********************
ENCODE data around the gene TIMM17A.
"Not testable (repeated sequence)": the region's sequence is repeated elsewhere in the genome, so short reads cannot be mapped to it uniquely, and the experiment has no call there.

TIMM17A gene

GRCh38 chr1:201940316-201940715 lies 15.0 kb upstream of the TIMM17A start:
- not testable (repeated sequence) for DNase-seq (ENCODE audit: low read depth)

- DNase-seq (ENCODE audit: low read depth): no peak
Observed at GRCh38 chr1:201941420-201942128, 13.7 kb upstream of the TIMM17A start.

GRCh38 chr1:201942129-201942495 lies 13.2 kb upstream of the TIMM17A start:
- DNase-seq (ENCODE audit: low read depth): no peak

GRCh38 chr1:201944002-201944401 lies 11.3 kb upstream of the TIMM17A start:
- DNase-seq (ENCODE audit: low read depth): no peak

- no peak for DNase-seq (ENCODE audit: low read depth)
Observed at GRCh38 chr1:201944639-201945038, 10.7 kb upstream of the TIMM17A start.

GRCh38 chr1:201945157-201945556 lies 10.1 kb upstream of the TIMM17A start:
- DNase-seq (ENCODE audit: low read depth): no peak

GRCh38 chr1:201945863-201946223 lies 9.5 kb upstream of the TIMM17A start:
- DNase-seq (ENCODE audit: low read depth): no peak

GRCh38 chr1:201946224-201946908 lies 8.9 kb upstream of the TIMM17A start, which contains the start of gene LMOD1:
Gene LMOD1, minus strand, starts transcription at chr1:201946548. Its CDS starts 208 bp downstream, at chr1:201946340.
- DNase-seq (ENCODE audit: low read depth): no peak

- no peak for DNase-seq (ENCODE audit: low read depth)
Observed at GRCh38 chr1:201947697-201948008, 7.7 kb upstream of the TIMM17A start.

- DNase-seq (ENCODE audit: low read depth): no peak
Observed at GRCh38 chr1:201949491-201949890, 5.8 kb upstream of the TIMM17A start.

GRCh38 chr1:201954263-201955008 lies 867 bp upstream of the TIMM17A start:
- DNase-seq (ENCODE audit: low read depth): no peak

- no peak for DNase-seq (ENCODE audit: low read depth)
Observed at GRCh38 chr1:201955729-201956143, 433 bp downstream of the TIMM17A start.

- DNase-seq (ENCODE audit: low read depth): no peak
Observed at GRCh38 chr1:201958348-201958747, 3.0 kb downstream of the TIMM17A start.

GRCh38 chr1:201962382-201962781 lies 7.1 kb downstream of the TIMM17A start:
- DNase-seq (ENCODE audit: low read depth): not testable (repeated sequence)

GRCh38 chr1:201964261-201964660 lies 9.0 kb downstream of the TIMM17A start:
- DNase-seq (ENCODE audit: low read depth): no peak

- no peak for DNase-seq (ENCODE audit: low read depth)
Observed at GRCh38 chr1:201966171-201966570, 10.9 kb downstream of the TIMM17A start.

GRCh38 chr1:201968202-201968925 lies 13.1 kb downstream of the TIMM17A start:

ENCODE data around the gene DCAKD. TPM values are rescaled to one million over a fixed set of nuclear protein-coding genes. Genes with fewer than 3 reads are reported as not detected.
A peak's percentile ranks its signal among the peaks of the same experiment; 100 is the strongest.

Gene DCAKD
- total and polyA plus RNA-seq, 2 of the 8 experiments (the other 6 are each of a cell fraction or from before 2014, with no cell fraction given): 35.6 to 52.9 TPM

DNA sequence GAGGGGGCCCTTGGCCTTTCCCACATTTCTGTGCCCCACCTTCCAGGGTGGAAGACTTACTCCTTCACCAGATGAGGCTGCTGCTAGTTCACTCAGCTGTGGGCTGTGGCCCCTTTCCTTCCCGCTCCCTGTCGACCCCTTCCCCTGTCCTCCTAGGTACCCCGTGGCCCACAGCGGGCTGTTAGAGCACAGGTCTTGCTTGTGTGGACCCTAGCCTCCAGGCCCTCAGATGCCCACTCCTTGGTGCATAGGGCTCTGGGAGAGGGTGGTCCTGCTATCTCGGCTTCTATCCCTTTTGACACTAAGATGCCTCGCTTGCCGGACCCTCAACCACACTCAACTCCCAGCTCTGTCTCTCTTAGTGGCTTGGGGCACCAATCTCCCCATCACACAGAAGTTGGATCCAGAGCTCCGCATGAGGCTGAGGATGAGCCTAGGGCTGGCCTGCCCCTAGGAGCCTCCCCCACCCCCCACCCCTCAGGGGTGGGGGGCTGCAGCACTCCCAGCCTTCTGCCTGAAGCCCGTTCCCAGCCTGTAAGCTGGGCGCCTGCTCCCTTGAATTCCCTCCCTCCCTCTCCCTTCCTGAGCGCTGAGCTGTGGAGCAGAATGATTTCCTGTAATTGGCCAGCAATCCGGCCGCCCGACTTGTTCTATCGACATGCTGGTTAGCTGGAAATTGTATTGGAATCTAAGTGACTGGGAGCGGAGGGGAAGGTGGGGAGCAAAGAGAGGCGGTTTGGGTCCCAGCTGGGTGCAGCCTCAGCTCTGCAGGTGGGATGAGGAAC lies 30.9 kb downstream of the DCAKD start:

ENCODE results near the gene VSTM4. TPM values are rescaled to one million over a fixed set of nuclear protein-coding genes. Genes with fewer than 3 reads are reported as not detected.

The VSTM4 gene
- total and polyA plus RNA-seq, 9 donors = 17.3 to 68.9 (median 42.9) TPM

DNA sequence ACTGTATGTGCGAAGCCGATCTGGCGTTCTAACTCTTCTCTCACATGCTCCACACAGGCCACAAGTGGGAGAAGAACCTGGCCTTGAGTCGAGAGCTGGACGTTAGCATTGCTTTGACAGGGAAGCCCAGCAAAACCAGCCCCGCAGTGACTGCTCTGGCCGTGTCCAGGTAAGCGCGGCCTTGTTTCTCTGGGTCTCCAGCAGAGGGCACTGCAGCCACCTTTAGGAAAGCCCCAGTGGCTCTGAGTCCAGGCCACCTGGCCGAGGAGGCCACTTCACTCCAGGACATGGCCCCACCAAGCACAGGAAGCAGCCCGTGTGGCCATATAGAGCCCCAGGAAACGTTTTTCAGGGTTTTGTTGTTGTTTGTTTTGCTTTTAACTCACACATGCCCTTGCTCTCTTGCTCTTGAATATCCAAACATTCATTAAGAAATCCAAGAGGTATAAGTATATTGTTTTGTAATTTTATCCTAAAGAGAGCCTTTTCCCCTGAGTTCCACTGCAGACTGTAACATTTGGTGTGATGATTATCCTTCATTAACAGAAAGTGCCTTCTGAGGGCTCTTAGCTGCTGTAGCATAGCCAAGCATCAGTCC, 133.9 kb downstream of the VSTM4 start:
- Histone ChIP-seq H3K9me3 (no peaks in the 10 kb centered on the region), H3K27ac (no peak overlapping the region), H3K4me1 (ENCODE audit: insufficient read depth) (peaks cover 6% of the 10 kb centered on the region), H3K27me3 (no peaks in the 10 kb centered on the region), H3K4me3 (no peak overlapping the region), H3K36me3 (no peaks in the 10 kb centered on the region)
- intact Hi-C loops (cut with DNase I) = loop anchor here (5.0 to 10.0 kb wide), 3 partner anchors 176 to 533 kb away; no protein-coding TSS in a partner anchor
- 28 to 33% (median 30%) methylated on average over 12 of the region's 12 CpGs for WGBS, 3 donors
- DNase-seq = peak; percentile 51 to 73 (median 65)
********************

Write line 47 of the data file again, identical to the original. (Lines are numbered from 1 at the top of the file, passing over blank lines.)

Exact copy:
- Histone ChIP-seq H3K9me3 (no peaks in the 10 kb centered on the region), H3K27ac (no peak overlapping the region), H3K4me1 (ENCODE audit: insufficient read depth) (peaks cover 6% of the 10 kb centered on the region), H3K27me3 (no peaks in the 10 kb centered on the region), H3K4me3 (no peak overlapping the region), H3K36me3 (no peaks in the 10 kb centered on the region)